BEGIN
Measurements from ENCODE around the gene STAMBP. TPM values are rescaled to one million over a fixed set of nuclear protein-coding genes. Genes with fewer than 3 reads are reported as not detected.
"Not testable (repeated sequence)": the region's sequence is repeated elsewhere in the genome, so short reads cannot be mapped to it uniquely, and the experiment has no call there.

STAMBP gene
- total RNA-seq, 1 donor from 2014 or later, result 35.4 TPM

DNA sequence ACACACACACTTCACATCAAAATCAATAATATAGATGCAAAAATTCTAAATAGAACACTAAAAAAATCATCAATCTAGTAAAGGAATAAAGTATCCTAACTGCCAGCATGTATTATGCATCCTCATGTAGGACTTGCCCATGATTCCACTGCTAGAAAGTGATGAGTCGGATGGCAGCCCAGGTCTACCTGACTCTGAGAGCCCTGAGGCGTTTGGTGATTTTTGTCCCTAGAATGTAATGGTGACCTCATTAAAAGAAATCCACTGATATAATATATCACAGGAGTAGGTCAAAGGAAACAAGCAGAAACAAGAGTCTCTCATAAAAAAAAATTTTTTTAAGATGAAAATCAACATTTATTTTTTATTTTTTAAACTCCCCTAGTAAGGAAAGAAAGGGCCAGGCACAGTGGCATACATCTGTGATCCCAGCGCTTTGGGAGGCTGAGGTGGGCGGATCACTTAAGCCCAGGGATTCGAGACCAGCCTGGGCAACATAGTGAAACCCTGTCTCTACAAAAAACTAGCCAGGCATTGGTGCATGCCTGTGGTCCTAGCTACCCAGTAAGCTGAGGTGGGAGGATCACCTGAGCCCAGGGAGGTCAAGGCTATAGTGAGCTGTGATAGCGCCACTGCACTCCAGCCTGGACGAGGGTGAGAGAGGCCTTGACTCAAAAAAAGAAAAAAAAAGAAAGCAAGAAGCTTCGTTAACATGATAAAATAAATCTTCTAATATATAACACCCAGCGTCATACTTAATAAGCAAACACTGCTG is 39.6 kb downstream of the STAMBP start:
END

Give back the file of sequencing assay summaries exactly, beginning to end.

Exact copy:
Measurements from ENCODE around the gene STAMBP. TPM values are rescaled to one million over a fixed set of nuclear protein-coding genes. Genes with fewer than 3 reads are reported as not detected.
"Not testable (repeated sequence)": the region's sequence is repeated elsewhere in the genome, so short reads cannot be mapped to it uniquely, and the experiment has no call there.

STAMBP gene
- total RNA-seq, 1 donor from 2014 or later, result 35.4 TPM

DNA sequence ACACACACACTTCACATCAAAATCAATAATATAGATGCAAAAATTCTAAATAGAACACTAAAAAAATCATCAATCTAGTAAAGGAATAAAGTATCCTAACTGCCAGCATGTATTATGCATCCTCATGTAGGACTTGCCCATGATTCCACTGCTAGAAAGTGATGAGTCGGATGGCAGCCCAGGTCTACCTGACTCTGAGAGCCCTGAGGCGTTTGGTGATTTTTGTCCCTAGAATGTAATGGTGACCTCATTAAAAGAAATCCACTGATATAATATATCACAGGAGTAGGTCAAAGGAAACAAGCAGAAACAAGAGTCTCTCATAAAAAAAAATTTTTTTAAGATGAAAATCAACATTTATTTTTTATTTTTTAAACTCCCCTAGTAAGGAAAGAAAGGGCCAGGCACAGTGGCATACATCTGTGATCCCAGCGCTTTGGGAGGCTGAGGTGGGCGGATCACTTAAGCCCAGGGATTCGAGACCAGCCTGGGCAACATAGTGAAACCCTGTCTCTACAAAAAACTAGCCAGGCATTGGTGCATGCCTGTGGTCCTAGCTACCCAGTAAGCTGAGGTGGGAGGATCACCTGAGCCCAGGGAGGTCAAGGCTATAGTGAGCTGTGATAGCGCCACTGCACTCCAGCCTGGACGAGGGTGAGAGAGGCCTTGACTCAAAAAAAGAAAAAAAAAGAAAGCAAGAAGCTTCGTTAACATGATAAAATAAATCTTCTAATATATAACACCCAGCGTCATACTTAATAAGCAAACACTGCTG is 39.6 kb downstream of the STAMBP start: